Definitions of Effectual Calliing:
"this calling is that act by which those, who are chosen by God and redeemed by Christ, both externally and internally are sweetly invited and effectually brought from a state of sin to a state of communion with God." (Herman Witsius, The Economy of the Covenants, Vol. 1, pg. 344)
" Effectual calling is the sovereign summons of the triune God, by which, according to his eternal election of individuals, through undeserved grace he produces gospel faith and repentance in them to create a new people in spiritual union with Christ, who live in holiness while God infallibly brings them to glory." (Joel R. Beeke)
The Greek word kaleo ("to call") can refer to an invitation (Luke 14:13), but can also bear the more forceful sense of a "summons" (Isaiah 65:12; Matthew 4:19-22; 22:1-3).
Scripture uses the term "call" to refer to when God, through His providence, summons people to do His will (Isaiah 40:26; Jeremiah 1:15; Ezekiel 38:21; Note: Jeremiah uses the Hebrew term qara in 1:15, which literally means "to call".)
Biblical Evidence for Effectual Calling
A key distinction within Reformed theology on this point that is necessary to understand is between the vocatio interna (internal call) and the vocatio externa (external call). Arminians claim that Scripture does not present such a distinction at all, and hence that whenever Scripture speaks of people being "called" to salvation, it is in reference only to the external call and invitation of the Gospel that gives through evangelism and preaching.
The best passage to illustrate that there is such a thing as an effectual, internal call of God to salvation is Romans 8:30, which says "And those whom he predestined he also called, and those whom he called he also justified..." If "called" here referred to the external call of the gospel proclamation, then it would mean that everyone who is externally invited here has also been previously predestined by God (the text teaches clearly that everyone who has been predestined is also called.) If the "calling" here is in reference to "external call", why are there so many people under the preaching of the Gospel who are still hard-hearted and reject the Gospel? Thus, in order to make any rational sense of this text, we must conclude that it speaks of an internal call of God which takes place within the souls of the elect people of God.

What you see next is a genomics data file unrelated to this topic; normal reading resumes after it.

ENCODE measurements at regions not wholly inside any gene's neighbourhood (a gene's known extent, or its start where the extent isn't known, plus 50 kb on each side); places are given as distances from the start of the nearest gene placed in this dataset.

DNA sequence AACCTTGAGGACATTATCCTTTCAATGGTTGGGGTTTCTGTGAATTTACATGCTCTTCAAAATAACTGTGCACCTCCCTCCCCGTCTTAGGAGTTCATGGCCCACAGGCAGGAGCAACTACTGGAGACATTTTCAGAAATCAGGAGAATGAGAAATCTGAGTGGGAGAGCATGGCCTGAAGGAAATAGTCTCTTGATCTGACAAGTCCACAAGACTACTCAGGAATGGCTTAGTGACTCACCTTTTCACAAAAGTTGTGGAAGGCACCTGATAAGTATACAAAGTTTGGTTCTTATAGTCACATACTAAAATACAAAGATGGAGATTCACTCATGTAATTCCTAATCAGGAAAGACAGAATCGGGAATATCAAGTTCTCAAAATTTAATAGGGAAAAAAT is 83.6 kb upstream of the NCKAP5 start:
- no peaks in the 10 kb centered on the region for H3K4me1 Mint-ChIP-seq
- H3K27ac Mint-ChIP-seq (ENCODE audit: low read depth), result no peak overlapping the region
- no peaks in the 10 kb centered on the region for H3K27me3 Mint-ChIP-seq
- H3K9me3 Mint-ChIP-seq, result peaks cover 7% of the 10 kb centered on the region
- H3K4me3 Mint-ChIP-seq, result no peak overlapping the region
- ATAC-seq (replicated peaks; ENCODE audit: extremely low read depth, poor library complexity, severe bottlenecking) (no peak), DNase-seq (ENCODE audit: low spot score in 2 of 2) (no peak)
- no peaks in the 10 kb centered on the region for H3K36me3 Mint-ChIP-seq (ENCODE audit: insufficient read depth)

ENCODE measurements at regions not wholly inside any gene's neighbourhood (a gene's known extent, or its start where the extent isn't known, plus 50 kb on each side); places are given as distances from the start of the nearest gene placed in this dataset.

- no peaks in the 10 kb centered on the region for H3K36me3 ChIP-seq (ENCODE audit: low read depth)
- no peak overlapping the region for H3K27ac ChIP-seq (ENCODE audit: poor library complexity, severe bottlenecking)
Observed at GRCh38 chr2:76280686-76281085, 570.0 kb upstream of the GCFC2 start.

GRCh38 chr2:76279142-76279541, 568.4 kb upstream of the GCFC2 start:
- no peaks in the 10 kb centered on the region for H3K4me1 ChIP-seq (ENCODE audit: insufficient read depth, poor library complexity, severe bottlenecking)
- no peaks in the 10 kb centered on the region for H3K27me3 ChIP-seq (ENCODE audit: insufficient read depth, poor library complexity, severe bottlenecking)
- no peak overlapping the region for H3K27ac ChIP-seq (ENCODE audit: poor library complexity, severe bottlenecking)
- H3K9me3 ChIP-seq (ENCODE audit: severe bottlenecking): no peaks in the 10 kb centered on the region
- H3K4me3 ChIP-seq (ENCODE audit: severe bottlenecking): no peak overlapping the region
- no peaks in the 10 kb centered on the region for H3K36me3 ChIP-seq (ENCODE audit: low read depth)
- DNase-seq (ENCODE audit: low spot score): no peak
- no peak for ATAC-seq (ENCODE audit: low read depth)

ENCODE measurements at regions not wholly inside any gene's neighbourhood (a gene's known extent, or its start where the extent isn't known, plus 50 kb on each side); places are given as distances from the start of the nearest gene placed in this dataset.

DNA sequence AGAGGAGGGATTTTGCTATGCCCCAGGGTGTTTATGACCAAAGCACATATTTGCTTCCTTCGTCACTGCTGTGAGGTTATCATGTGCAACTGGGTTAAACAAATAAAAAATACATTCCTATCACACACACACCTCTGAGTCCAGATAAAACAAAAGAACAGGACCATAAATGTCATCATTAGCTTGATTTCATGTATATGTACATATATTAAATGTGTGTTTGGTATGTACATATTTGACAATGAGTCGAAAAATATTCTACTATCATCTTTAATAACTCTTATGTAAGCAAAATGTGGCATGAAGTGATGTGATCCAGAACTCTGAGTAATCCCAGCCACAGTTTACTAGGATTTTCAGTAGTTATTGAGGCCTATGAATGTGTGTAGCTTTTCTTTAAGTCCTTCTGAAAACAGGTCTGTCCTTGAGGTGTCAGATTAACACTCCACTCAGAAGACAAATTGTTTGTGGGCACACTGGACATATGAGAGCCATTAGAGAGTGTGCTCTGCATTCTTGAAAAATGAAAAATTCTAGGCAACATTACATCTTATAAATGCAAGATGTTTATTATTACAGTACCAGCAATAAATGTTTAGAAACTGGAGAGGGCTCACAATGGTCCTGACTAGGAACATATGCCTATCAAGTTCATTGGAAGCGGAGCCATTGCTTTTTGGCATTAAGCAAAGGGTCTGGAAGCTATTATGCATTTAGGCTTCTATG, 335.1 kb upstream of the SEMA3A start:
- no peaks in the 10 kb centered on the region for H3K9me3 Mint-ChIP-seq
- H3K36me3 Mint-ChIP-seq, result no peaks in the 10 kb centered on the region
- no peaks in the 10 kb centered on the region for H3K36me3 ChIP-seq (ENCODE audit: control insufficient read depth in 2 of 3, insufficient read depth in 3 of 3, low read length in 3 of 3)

Here are some biblical examples and evidences of the doctrine of effectual calling:
"And you also are among those who are called to belong to Jesus Christ. To all in Rome who are loved by God and called to be saints" (Romans 1:6-7)
"To the church of God that is in Corinth, to those sanctified in Christ Jesus, called to be saints together with all those who in every place call upon the name of our Lord Jesus Christ.....God is faithful, by whom you were called into the fellowship of his Son, Jesus Christ our Lord." (1 Corinthians 1:2, 9)
"But when he who had set me apart before I was born, and who called me by his grace," (Galatians 1:15)
"who saved us and called us with a holy calling, not according to our works, but according to His own purpose and grace, which was granted to us in Christ Jesus from all eternity," (2 Timothy 1:9)
Effectual Calling creates a new people (Isaiah 48:13; John 5:25)
Effectual Calling produces faith and repentance in the elect (1 Corinthians 12:3)
A Note on the External Gospel Call/Invitation
Many have caricatured Calvinism as being inept for evangelistic purposes, saying that Calvinists cannot in any well-meaning way, invite people to Christ. I would respond by saying that this is hyper-Calvinism, rather than traditional Calvinism. Note what the following paragraph from the Canons of Dort says:
"Moreover, the promise of the gospel is, that whosoever believeth in Christ crucified, shall not perish, but have everlasting life. This promise, together with the command to repent and believe, ought to be declared and published to all nations, and to all persons promiscuously and without distinction, to whom God out of His good pleasure sends the gospel." (Canons of Dort, Second Head of Doctrine, Article 5)